Kennewick Man was Native American


#1

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#2

The burial site will be a secret, so we can have this fight all over again in a few thousand years.

Genius at work, again.


#3

Hopefully we’ll have achieved some measure of social progress in that time.

(Or more likely we’ll have killed each other off.)


#4

My working hypothesis is that if these two conditions are met –

  1. No-one remembers where the burial site is.
  2. Someone unearths well-hidden remains and understands their significance.

– it means that civilization has both collapsed and recovered the the point where the argument will take the same form as before.


#5

Because a real genius would disregard aboriginal culture and lay claim. After all, science trumps superstition, right? So let’s dig up grandpa!


#6

It’s quite possible that his most recent relatives were members of the local tribe, but DNA research has proven that Native American genetics historically came from eastern Asia and Siberia, so it’s not entirely wrong…just off by thousands of years.


#7

I thought we knew this months ago. I certainly saw a story months ago.

Since the samples of DNA were taken from people on the Colville Reservation, I assume he’s my ancestor. My distant cousins are on and around the Colville reservation.

Note that while there are Colville people, this reservation has a number of groups. Chief Joseph and his band of Nez Perce landed there after he gave his famous “I will fight no more forever speech”. But the Syilx (aka Okanagan) are there too, at least those who were in the area when the US-Canada border went up. Those are the cousins.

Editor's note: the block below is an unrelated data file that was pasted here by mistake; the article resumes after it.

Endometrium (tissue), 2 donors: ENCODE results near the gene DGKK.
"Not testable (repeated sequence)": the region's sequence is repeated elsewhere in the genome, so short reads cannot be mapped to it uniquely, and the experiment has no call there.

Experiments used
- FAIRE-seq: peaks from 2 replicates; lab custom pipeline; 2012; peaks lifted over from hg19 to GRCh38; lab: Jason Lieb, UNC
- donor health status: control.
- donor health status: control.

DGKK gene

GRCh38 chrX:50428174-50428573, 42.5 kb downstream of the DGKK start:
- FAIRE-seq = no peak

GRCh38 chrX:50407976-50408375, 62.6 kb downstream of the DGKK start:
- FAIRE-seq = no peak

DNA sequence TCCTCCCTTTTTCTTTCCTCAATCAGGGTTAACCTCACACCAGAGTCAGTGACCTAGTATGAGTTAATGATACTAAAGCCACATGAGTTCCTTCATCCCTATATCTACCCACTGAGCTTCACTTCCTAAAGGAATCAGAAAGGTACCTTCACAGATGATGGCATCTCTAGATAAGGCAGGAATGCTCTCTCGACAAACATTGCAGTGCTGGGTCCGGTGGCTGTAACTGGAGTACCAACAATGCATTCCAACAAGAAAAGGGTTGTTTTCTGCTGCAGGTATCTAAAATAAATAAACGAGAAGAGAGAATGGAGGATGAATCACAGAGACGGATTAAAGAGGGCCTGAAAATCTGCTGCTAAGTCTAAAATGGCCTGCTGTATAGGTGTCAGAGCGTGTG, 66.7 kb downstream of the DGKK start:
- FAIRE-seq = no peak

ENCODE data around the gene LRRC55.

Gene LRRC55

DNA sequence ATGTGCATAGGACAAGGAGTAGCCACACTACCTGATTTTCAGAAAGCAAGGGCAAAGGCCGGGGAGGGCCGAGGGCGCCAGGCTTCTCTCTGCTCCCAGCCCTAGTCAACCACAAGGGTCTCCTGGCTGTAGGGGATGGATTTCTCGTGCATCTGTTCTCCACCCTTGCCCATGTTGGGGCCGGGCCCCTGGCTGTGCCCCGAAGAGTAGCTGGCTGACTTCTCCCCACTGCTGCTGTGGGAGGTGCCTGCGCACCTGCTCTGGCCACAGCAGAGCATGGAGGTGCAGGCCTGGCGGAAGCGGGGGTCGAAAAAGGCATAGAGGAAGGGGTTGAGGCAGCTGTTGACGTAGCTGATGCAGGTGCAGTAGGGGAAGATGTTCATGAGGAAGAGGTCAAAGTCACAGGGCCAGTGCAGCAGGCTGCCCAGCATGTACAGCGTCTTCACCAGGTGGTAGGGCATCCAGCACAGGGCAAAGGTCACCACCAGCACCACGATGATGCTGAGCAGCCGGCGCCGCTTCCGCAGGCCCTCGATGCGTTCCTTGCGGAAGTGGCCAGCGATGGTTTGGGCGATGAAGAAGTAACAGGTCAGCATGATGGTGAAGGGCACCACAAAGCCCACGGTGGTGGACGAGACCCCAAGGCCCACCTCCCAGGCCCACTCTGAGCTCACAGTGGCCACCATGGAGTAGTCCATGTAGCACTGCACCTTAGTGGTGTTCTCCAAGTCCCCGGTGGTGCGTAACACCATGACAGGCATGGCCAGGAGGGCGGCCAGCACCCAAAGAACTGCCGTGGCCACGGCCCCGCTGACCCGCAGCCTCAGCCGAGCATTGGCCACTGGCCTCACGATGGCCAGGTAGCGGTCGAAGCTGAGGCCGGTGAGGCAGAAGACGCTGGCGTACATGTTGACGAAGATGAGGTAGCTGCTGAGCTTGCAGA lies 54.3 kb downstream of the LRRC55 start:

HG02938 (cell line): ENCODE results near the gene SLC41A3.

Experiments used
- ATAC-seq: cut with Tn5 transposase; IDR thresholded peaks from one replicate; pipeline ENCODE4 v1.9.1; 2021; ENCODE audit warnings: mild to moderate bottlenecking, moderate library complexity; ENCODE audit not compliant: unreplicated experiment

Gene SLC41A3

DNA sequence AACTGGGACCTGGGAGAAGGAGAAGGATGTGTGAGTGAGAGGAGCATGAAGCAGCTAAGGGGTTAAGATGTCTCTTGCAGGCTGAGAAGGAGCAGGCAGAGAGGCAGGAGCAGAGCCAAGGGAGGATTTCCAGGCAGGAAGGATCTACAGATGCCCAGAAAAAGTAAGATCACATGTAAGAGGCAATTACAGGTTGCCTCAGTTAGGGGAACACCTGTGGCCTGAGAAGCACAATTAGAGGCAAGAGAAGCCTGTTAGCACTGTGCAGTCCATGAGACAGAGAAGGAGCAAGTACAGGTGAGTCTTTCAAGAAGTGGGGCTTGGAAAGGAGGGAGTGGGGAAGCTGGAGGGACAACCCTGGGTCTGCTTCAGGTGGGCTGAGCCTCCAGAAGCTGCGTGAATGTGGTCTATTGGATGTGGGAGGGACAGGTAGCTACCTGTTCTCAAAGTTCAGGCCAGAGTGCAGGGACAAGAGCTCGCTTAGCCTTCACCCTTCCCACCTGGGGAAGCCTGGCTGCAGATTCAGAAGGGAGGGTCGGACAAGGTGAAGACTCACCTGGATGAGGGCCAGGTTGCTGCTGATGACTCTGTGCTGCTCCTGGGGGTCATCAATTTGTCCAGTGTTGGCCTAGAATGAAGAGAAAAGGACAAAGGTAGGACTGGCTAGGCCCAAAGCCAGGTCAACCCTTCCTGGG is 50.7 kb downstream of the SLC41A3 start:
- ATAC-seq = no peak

#8

The burial site will be secret; it does not necessarily follow that it will be forgotten by those charged with its care.


#9

“Kennewick Man was Native American”

Hmm, maybe “was Indigenous,” or “was Aboriginal”? Given that the Americas didn’t exist yet…


#10

I find it interesting that the reconstruction sculpture pictured here shows the man with what to my eyes looks like a very WASP-y beard. Kind of seems like the reconstructive sculpture was done with an assumption already in place that he wasn’t closely related to modern Native Americans.

My impression has been that aboriginal men around where I live (mostly Cree and Chipewyan) don’t tend to get much facial hair. Maybe that varies across the Americas, and there are Native American lineages that could credibly go with the Kennewick Man having had that kind of thick bushy beard.


#11

Whatever his ancestry, he looks like a bad-ass in need of some cool shades.


#12

Reminds me of the Helliconia series or “A Canticle for Lebowitz”


#13

One thing I can tell you: Kennewick Man is wayyy cooler than Florida Man.


#14

I’m sure he didn’t self-identify as “Native American,” but I’m also pretty sure he didn’t self-identify as “Indigenous” or “Aboriginal.” We don’t even know what language he spoke let alone what label he’d prefer today.


#15

He’d self-identify that that was his land and newcomers should recognise it…then either have a meal or a fight.


#16

I don’t know that’s a given either. “Ownership” of land isn’t a universal concept.


#17

Why are the researchers so buzzed about these remains anyway? Are they full of science?

It doesn’t exactly sound like we’re talking about a “Lucy” or even “Ötzi”-level discovery here.


#18

No. But that doesn’t mean you can’t glean information that helps complete a picture of the past.

Queue the “why not both” girl, as I think we can study the bones and then lay them to rest when done.


#19

Seems like they’ve probably had adequate time to do the former by this point, no? It’s been over 20 year now.


#20

I dunno, not a scientist. I know stuff is laying in the backs of museums collecting dust because of lack of budgets to properly study them. The hot things with fossils right now is digging through old collections, vs going out in the field, and rediscovering over looked finds.